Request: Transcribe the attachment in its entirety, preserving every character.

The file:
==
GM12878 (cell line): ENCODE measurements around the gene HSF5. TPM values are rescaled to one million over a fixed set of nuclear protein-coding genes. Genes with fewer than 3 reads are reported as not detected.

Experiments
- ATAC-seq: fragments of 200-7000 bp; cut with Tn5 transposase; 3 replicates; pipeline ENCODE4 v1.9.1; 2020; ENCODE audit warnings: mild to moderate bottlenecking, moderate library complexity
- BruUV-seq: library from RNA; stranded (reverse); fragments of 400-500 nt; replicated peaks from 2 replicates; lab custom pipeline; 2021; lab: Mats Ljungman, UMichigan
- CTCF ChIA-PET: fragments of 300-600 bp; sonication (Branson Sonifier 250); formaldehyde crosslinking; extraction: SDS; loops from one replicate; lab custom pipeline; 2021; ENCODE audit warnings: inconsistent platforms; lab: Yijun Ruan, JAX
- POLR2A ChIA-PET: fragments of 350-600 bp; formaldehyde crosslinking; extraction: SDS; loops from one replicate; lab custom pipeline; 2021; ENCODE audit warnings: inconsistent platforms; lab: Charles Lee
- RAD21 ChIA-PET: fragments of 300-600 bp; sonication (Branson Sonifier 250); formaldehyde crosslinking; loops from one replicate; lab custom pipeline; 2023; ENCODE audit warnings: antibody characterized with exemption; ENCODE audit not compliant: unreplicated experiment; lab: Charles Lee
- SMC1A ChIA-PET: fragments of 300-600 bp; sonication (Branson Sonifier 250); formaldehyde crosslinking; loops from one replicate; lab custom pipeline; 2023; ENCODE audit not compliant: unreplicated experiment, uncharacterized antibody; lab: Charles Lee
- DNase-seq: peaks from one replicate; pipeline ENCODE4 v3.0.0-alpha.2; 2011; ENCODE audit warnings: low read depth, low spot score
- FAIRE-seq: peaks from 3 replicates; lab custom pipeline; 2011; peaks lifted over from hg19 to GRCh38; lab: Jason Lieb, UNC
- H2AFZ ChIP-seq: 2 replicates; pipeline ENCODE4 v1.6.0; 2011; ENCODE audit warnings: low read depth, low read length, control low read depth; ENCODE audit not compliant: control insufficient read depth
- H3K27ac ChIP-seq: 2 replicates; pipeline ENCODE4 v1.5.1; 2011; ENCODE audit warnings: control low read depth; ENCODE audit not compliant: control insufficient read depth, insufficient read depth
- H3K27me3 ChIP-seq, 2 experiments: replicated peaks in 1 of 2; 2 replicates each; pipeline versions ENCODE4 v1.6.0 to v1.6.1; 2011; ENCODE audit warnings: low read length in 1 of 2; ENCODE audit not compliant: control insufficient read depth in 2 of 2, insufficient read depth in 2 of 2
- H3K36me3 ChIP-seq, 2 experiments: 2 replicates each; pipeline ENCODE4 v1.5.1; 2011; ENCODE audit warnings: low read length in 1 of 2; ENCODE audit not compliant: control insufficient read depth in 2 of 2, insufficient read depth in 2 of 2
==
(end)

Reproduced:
GM12878 (cell line): ENCODE measurements around the gene HSF5. TPM values are rescaled to one million over a fixed set of nuclear protein-coding genes. Genes with fewer than 3 reads are reported as not detected.

Experiments
- ATAC-seq: fragments of 200-7000 bp; cut with Tn5 transposase; 3 replicates; pipeline ENCODE4 v1.9.1; 2020; ENCODE audit warnings: mild to moderate bottlenecking, moderate library complexity
- BruUV-seq: library from RNA; stranded (reverse); fragments of 400-500 nt; replicated peaks from 2 replicates; lab custom pipeline; 2021; lab: Mats Ljungman, UMichigan
- CTCF ChIA-PET: fragments of 300-600 bp; sonication (Branson Sonifier 250); formaldehyde crosslinking; extraction: SDS; loops from one replicate; lab custom pipeline; 2021; ENCODE audit warnings: inconsistent platforms; lab: Yijun Ruan, JAX
- POLR2A ChIA-PET: fragments of 350-600 bp; formaldehyde crosslinking; extraction: SDS; loops from one replicate; lab custom pipeline; 2021; ENCODE audit warnings: inconsistent platforms; lab: Charles Lee
- RAD21 ChIA-PET: fragments of 300-600 bp; sonication (Branson Sonifier 250); formaldehyde crosslinking; loops from one replicate; lab custom pipeline; 2023; ENCODE audit warnings: antibody characterized with exemption; ENCODE audit not compliant: unreplicated experiment; lab: Charles Lee
- SMC1A ChIA-PET: fragments of 300-600 bp; sonication (Branson Sonifier 250); formaldehyde crosslinking; loops from one replicate; lab custom pipeline; 2023; ENCODE audit not compliant: unreplicated experiment, uncharacterized antibody; lab: Charles Lee
- DNase-seq: peaks from one replicate; pipeline ENCODE4 v3.0.0-alpha.2; 2011; ENCODE audit warnings: low read depth, low spot score
- FAIRE-seq: peaks from 3 replicates; lab custom pipeline; 2011; peaks lifted over from hg19 to GRCh38; lab: Jason Lieb, UNC
- H2AFZ ChIP-seq: 2 replicates; pipeline ENCODE4 v1.6.0; 2011; ENCODE audit warnings: low read depth, low read length, control low read depth; ENCODE audit not compliant: control insufficient read depth
- H3K27ac ChIP-seq: 2 replicates; pipeline ENCODE4 v1.5.1; 2011; ENCODE audit warnings: control low read depth; ENCODE audit not compliant: control insufficient read depth, insufficient read depth
- H3K27me3 ChIP-seq, 2 experiments: replicated peaks in 1 of 2; 2 replicates each; pipeline versions ENCODE4 v1.6.0 to v1.6.1; 2011; ENCODE audit warnings: low read length in 1 of 2; ENCODE audit not compliant: control insufficient read depth in 2 of 2, insufficient read depth in 2 of 2
- H3K36me3 ChIP-seq, 2 experiments: 2 replicates each; pipeline ENCODE4 v1.5.1; 2011; ENCODE audit warnings: low read length in 1 of 2; ENCODE audit not compliant: control insufficient read depth in 2 of 2, insufficient read depth in 2 of 2